When The ‘White Tears’ Just Keep Coming
Talking about race is hard. It often involves hurt feelings and misunderstandings. And the words and phrases we use can either push those conversations forward, or bring them to a standstill. One such term: white tears.
The phrase has been used to gently tease white people who get upset at things they think threaten their white privilege. It’s been used to poke fun at white people who think that talking about race makes you a racist. Or that Barack Obama’s presidency marked the end of America. Or that it’s a crime against humanity when a formerly white character is portrayed, or rumored to be portrayed, by a person of color. (Think Spiderman. Annie. James Bond. Hermione. The Human Torch. Dorothy.)
Rather than spend time earnestly engaging with people who refuse to believe a cartoon character could be non-white, it’s easier (and way more fun) to just roll your eyes, dub their reaction “white tears,” and move on.
“Sometimes it feels good just to make fun of of racism and of racists,” says Damon Young. He’s the editor-in-chief of the blog Very Smart Brothas, a columnist at GQ, and author of the upcoming book, What Doesn’t Kill You Makes You Blacker.
Young says that, when white people use their emotions as a weapon against people of color, it’s a form of white supremacy. One way to combat white supremacy is with humor. “Obviously there’s a place for anger and outrage and protest and resistance and all those things,” he explains. “But I think sometimes humor is a necessary tool, too.”
Young knows that when he makes jokes about white people who lose it over Serena Williams winning a tennis match, or who think their college acceptance was stolen by undeserving people of color, the response will be — you guessed it — white tears.
Now, he’s got a strategy: “I just take a big bucket outside and I use them to make Kool-Aid. … You’ve never had a better glass of red Kool-Aid than one that’s made with white tears.”
The first time I heard the phrase, I was a student at Pomona College. My professor was Valorie Thomas, who teaches English and Africana Studies. Thomas says she’s been dealing with the topic in her classes for years.
Part of her job, she explains, is to teach students from different backgrounds to have productive conversations about race. And, like Damon Young, she believes one of the most effective tools for doing that is humor:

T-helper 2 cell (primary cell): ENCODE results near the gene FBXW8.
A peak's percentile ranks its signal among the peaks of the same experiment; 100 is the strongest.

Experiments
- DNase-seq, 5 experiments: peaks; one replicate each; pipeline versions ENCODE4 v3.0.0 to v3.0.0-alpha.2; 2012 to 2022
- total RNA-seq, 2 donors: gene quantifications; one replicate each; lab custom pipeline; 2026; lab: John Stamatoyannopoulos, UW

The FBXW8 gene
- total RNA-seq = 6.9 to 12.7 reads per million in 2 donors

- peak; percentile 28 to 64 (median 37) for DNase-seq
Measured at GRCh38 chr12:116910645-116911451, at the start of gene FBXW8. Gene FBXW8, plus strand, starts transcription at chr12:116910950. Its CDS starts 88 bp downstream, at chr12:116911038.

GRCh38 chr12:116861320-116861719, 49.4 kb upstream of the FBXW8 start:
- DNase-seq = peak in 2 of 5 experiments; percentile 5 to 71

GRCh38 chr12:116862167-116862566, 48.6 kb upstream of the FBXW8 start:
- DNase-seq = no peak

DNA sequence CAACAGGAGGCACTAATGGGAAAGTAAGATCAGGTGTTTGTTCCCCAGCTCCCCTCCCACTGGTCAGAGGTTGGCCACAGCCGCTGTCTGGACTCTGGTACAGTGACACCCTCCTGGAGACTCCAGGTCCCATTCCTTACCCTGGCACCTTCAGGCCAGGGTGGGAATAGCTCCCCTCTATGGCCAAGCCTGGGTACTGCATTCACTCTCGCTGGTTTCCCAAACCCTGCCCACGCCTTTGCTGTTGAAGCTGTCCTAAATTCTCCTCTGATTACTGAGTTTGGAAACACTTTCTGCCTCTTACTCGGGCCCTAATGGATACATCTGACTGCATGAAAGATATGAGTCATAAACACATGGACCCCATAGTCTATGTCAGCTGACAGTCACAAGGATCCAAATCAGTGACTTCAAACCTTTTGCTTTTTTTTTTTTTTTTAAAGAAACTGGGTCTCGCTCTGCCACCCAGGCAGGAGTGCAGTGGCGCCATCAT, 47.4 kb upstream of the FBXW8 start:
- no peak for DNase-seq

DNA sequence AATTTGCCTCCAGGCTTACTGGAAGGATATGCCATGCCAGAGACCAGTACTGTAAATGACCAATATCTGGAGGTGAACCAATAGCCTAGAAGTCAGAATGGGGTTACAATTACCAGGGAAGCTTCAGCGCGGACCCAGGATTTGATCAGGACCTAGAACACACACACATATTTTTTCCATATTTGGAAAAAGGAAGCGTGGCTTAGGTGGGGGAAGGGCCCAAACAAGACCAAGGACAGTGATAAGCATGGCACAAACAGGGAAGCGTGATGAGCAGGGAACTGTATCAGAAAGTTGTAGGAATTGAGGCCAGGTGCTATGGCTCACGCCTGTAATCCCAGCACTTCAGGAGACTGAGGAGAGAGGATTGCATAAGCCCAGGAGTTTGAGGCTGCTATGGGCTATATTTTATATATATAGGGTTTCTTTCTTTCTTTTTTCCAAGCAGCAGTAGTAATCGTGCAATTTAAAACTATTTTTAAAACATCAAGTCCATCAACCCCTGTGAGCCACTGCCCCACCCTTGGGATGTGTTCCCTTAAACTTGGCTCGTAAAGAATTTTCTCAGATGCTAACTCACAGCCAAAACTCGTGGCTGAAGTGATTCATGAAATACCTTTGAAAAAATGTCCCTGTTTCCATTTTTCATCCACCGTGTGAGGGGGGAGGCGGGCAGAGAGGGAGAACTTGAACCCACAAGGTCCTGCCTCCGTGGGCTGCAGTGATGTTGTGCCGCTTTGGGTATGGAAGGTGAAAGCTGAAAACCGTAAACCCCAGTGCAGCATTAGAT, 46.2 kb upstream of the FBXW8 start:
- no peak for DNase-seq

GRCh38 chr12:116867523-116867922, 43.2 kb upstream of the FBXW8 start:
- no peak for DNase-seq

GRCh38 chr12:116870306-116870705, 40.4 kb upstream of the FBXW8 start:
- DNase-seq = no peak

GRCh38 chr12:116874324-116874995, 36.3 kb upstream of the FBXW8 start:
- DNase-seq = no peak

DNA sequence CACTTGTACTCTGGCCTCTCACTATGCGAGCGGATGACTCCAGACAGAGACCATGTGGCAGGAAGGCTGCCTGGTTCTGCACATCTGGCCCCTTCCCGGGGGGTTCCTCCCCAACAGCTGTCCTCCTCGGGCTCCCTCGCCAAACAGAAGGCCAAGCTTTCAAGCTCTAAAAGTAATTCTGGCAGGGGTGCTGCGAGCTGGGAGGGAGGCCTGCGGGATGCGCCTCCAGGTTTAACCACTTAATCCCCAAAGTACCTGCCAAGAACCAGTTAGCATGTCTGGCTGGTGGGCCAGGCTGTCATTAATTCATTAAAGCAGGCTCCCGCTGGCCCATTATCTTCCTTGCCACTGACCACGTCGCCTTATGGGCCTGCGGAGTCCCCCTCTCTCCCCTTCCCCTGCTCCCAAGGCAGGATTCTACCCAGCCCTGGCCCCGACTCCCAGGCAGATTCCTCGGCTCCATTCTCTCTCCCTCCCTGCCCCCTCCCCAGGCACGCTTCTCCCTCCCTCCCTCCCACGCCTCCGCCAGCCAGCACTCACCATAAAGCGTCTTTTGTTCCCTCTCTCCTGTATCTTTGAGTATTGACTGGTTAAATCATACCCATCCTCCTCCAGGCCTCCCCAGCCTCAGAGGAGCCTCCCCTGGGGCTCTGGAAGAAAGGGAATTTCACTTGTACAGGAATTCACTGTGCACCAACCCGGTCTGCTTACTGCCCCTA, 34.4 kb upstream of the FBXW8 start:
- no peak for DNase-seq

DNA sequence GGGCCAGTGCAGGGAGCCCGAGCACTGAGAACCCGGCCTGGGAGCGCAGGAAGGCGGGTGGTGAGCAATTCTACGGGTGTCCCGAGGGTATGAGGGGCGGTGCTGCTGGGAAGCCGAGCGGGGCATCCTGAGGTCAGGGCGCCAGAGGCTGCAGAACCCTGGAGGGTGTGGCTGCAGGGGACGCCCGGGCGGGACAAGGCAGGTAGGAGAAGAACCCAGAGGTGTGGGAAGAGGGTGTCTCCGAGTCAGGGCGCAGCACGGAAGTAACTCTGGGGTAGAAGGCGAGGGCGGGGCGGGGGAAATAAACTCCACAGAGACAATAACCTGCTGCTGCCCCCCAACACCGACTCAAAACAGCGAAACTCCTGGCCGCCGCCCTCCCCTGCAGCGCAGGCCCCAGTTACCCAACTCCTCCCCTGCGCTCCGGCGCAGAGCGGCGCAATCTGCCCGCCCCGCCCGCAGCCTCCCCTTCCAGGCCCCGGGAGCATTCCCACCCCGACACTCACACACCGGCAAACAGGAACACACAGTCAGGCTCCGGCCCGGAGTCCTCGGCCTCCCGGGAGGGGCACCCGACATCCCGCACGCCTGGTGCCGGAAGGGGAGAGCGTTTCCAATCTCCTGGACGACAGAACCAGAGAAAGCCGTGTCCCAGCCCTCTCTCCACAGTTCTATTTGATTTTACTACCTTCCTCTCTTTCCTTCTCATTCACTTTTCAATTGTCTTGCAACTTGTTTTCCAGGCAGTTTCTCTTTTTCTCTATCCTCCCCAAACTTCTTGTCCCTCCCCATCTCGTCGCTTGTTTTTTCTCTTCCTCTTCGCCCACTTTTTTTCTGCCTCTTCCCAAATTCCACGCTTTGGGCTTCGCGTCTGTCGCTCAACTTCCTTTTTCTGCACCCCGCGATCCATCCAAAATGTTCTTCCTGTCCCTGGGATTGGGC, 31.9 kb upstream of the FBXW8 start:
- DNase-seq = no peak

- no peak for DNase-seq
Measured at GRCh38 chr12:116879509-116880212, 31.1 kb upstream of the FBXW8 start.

“Humor is not a throwaway skill. Humor actually helps us to balance our emotions and to endure. There’s certainly a kind of mean humor that’s dismissive, and that’s dehumanizing even.”
Exploring questions of tone, or “to learn about the point behind somebody saying something” like white tears, she adds, can enrich the conversation.
White tears can be a pointed but light-hearted way of asking someone to set aside their defensiveness for a moment and take part in the conversation at hand. “It’s basically satire,” Thomas says. “So if you understand satire, and the use of satire, you get that when people say, ‘Oh, could you stop with the white tears?’ or ‘Do we have to take time out in order to indulge the white tears?’, what’s really being said is, ‘Could you stop the violence right now that is happening in the conversation?’ “
In her classes, professor Thomas sees a familiar scenario: She will introduce a topic related to racism — maybe income inequality, or the disproportionate way that black children are punished in schools. Then, students learning about these issues for the first time take it personally. They respond defensively, with a range of emotions: powerlessness, confusion, guilt.
She says it’s normal for students to feel those things. The problem comes when those emotions prevent the lesson from moving forward. When a student starts crying, for example, the conversation comes to a screeching halt.
“I’m not denying that people have pain,” she says, “What I’m saying is that you can sit with discomfort. And the discomfort of the conversation is not equivalent to the kinds of violence that are going on in the world, [which] we’re responsible for as community members and allies and citizens.”
Thomas knows that some people will be offended by the phrase white tears — even though it’s meant as satire. To that, she says, “I do want the people who are offended … to pause for a moment and breathe with it, and see if it’s really damaging them and hurting them.”
Then, she hopes, those people may begin to hear the term as a critique: “I mean it can be a stinging critique, but it’s an invitation to see other people’s humanity.”